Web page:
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<a href=""><em>The Long Tail: Why the Future of Business Is Selling Less of More</em></a>

is a book born out of a magazine article by Wired editor Chris Anderson. In a lot of ways, the article is sufficient. The Long Tail is a worthwhile topic, indeed, but at times I felt I was reading filler rather than information.

Once again, I borrowed this book from the library, and that’s what I suggest you do, too. The Long Tail is a relatively quick read, but just take some notes and drop the volume in the book return. Buying is unnecessary.

Brain dump:

This is the long tail (sales versus sales rank).

Themes for the long tail age:

  1. There are far more niche goods than hits.
  2. The costs of reaching those niches is now falling dramatically.
  3. Filters can drive demand down the tail.
  4. Massive variety coupled with filters flattens the demand curve.
  5. There are so many niche products that collectively they can comprise a market rivaling the hits.
  6. The natural state of demand is as diverse as the population itself.

Bringing niches within reach yields previously unknown demand.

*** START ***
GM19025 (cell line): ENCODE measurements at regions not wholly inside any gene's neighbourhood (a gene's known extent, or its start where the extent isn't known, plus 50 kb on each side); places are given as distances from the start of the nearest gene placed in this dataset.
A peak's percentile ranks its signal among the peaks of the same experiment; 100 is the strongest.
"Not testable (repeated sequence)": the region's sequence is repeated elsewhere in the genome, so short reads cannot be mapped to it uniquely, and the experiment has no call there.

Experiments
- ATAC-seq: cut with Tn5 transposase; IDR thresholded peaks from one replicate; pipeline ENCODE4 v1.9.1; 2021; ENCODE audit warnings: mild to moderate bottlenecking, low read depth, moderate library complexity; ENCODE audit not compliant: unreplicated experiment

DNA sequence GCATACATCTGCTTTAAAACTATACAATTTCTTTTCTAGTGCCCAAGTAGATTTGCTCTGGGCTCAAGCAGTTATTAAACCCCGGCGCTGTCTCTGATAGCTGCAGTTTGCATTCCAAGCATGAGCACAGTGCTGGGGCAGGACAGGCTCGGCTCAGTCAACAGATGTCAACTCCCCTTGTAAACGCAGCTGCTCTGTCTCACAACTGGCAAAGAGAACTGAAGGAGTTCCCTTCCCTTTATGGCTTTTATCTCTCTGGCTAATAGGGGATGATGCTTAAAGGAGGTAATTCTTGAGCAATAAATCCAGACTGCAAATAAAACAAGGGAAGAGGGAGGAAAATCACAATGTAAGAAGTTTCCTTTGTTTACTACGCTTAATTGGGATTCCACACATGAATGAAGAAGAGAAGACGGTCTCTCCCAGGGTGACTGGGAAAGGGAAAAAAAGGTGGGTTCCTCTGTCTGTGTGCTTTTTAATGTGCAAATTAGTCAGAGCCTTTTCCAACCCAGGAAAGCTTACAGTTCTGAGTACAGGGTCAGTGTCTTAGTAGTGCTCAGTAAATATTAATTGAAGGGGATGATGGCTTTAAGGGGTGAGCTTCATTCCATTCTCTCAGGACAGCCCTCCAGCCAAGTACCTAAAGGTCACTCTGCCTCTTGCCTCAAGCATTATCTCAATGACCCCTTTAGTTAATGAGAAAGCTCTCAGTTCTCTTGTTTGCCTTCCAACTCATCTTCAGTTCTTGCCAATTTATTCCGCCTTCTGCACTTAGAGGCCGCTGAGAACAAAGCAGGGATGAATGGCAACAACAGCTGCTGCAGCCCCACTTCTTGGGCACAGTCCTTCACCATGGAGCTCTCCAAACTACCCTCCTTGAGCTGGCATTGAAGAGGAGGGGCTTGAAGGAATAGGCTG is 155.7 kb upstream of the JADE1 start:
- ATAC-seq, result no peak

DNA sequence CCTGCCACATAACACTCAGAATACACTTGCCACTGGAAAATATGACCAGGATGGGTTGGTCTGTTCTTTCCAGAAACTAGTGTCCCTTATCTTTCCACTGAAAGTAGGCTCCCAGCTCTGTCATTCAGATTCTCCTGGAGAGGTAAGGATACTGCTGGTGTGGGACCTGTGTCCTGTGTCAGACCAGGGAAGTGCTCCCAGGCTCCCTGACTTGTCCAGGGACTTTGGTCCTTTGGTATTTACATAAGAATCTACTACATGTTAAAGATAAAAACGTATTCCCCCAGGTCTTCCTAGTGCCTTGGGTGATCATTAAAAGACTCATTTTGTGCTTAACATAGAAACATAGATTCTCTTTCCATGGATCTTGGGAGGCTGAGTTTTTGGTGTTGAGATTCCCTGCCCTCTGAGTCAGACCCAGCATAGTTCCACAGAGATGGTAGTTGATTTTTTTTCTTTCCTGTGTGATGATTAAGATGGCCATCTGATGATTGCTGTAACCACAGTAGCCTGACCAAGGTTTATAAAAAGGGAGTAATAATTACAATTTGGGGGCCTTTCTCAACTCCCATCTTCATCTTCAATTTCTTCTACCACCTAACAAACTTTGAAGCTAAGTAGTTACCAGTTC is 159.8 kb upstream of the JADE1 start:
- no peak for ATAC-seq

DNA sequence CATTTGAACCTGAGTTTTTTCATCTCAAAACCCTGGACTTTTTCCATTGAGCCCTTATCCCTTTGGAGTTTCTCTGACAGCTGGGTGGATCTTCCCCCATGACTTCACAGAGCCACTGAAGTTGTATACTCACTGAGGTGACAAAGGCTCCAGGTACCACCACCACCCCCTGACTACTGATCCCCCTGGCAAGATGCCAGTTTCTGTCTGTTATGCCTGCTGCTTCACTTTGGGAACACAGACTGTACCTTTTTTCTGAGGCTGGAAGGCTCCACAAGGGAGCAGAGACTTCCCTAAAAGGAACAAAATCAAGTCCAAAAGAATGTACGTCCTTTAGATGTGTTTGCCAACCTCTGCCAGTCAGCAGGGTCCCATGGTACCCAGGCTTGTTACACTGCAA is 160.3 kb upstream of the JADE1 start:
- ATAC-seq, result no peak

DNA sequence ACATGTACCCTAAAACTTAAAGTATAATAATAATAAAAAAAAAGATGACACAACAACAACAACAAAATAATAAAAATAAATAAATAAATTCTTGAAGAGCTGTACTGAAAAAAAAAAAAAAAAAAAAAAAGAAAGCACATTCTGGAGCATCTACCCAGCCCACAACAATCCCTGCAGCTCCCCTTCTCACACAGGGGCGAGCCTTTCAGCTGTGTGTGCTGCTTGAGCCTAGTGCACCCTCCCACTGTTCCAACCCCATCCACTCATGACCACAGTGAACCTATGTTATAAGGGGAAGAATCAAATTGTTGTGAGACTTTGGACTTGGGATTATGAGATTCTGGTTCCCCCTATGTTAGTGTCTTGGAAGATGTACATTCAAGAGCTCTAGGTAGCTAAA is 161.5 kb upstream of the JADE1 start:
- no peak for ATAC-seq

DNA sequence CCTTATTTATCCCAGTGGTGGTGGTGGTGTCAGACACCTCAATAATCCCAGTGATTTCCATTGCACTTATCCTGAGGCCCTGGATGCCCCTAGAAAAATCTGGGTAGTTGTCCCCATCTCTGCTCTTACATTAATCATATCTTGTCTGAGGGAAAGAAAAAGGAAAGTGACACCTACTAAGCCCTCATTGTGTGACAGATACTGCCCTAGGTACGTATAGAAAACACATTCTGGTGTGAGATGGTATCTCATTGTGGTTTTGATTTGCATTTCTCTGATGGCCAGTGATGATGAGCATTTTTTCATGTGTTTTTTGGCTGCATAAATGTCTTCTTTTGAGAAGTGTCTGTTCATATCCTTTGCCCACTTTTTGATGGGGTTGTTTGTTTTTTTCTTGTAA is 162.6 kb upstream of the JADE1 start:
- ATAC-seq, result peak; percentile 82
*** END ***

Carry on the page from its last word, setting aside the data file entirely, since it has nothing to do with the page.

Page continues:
In the past, limited supply created a hit-based marketplace. Massive, unprecedented choice is killing the hit-based economy. Even broadcast has upper bounds (channels, hours in the day, etc). Existing media is still oriented around blockbusters.

Products online can be listed in multiple categories, which is a giant advantage over retail and its categorized shelves. Retail is also cursed by needing local audiences.

The long tail started taking shape when Sears catalogs first shipped. Supermarkets and toll free business numbers also lead to where we are today. Examples: Long tail of advertising - Google. Long tail of computer programming - Linux, Firefox. Long tail of labor - offshoring. Long tail of general goods - eBay. Long tail of movie rentals - Netflix. Long tail of music - Rhapsody, iTunes.